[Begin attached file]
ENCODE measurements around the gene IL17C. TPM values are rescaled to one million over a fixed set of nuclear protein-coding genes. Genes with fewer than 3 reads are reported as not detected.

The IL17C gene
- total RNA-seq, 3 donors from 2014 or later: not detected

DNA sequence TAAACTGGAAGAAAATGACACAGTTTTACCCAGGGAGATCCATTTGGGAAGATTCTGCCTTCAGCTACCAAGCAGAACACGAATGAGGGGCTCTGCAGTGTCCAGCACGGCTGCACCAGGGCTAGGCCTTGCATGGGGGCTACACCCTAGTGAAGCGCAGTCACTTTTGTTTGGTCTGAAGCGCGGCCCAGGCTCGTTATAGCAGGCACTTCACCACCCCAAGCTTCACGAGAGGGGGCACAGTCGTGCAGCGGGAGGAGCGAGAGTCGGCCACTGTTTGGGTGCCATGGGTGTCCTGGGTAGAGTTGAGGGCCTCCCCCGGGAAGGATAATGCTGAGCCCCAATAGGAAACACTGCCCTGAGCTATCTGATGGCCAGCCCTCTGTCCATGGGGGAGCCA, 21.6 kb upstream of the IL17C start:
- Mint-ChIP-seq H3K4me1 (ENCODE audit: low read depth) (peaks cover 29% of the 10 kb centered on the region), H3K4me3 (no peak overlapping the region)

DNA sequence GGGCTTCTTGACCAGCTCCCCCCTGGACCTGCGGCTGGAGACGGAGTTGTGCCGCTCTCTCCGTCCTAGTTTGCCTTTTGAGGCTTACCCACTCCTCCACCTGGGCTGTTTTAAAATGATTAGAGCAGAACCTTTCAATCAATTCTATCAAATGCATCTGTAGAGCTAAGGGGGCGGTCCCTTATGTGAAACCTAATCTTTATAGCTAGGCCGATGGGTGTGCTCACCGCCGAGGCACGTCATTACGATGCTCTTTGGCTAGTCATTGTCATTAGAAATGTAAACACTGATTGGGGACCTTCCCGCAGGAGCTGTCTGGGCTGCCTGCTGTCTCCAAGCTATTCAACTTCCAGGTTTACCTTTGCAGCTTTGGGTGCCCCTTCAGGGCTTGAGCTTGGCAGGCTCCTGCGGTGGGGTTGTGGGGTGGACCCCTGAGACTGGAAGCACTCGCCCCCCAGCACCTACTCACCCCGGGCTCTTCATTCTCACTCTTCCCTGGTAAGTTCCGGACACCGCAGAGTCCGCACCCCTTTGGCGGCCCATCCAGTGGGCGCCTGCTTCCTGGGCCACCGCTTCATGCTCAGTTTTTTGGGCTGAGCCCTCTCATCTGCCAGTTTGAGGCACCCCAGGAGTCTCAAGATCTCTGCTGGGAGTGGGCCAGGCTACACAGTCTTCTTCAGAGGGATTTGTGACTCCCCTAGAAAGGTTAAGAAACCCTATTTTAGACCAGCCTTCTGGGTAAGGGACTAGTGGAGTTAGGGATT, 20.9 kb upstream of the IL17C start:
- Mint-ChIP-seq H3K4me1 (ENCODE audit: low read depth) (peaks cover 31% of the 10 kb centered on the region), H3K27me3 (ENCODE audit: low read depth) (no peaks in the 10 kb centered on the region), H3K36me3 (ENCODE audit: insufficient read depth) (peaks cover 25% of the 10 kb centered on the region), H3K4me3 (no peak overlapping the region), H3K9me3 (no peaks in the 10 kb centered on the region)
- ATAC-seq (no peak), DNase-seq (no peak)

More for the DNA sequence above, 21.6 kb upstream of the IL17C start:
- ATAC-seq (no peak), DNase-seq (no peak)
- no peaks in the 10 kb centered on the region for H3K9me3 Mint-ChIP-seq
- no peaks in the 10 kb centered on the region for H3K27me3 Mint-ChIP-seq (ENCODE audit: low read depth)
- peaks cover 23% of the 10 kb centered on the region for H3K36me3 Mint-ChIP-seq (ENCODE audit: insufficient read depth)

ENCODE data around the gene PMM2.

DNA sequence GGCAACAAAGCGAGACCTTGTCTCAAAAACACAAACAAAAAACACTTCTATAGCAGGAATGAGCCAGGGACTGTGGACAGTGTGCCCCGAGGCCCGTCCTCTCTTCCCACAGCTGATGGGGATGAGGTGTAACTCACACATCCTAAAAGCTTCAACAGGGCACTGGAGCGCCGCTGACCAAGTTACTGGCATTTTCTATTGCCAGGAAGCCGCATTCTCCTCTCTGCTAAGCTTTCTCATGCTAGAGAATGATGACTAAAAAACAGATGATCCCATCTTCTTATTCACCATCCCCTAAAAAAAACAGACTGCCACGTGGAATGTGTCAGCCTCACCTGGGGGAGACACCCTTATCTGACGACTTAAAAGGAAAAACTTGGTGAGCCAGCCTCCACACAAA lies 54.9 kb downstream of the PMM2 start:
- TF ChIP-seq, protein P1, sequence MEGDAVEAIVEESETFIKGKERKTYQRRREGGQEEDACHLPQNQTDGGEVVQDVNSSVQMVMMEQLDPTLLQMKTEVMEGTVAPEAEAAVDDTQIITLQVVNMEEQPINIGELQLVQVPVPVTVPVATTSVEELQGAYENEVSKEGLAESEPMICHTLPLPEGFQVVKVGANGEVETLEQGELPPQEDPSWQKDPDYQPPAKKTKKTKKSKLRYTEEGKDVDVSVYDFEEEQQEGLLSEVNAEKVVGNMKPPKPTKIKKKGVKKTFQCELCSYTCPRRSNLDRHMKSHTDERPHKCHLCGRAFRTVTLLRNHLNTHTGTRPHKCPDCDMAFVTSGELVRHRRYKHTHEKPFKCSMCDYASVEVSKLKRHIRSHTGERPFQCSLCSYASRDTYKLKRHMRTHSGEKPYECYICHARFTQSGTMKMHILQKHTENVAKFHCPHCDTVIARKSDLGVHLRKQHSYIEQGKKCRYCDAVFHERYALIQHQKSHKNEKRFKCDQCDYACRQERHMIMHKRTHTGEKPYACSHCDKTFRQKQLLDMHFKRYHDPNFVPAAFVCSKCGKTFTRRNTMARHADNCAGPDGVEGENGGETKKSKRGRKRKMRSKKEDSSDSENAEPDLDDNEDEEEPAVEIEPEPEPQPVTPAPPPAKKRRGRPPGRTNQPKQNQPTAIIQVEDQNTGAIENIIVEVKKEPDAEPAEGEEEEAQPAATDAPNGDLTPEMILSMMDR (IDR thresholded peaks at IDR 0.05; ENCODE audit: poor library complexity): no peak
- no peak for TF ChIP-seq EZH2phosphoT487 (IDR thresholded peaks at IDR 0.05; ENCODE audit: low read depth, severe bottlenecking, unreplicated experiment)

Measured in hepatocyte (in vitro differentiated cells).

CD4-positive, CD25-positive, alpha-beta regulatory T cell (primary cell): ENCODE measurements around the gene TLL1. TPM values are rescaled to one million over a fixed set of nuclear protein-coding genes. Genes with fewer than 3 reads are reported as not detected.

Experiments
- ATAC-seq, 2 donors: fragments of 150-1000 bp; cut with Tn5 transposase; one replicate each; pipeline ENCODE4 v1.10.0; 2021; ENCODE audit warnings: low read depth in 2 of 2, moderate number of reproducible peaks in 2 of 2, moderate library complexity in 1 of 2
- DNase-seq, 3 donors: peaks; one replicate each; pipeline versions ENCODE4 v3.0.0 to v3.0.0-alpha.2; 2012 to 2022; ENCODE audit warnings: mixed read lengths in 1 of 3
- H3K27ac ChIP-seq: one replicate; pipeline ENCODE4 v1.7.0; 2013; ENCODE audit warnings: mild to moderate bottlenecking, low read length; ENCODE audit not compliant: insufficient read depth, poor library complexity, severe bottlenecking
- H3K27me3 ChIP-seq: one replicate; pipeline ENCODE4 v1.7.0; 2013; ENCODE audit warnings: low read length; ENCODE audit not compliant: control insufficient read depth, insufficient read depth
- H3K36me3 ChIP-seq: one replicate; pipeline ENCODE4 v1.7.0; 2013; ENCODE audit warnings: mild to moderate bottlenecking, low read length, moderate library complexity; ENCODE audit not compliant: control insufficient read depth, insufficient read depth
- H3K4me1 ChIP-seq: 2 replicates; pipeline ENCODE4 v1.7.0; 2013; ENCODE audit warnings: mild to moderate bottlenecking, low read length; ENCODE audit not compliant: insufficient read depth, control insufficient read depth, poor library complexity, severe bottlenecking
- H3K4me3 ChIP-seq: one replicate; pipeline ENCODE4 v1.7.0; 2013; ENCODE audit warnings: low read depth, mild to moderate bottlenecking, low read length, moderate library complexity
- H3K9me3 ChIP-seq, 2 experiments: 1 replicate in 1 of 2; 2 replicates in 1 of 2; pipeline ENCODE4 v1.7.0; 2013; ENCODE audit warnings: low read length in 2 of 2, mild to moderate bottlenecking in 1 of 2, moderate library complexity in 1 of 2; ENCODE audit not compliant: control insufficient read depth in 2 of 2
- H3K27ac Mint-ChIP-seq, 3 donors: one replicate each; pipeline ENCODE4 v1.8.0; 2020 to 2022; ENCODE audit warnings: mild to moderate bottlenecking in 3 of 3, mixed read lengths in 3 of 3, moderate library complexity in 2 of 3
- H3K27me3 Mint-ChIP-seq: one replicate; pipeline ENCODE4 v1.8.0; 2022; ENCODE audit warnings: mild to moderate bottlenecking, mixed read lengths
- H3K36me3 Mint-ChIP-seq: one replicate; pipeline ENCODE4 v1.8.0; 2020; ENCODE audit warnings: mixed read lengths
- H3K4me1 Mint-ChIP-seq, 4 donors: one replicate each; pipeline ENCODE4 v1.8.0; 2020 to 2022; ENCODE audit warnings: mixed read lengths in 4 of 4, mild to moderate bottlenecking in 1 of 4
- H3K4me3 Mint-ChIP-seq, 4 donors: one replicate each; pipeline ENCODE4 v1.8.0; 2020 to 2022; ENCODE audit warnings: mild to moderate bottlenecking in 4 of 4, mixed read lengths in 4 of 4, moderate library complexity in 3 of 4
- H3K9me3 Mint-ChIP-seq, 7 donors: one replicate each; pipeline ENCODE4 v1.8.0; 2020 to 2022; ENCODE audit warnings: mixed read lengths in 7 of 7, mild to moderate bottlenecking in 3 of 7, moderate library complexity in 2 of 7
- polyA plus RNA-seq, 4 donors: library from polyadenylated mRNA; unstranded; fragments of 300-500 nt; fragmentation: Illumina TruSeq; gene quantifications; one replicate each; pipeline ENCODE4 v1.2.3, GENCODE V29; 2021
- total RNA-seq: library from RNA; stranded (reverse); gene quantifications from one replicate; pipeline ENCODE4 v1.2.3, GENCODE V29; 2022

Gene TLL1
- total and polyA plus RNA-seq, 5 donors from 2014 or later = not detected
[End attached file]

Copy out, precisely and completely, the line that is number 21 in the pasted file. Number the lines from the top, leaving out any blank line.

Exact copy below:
- ATAC-seq, 2 donors: fragments of 150-1000 bp; cut with Tn5 transposase; one replicate each; pipeline ENCODE4 v1.10.0; 2021; ENCODE audit warnings: low read depth in 2 of 2, moderate number of reproducible peaks in 2 of 2, moderate library complexity in 1 of 2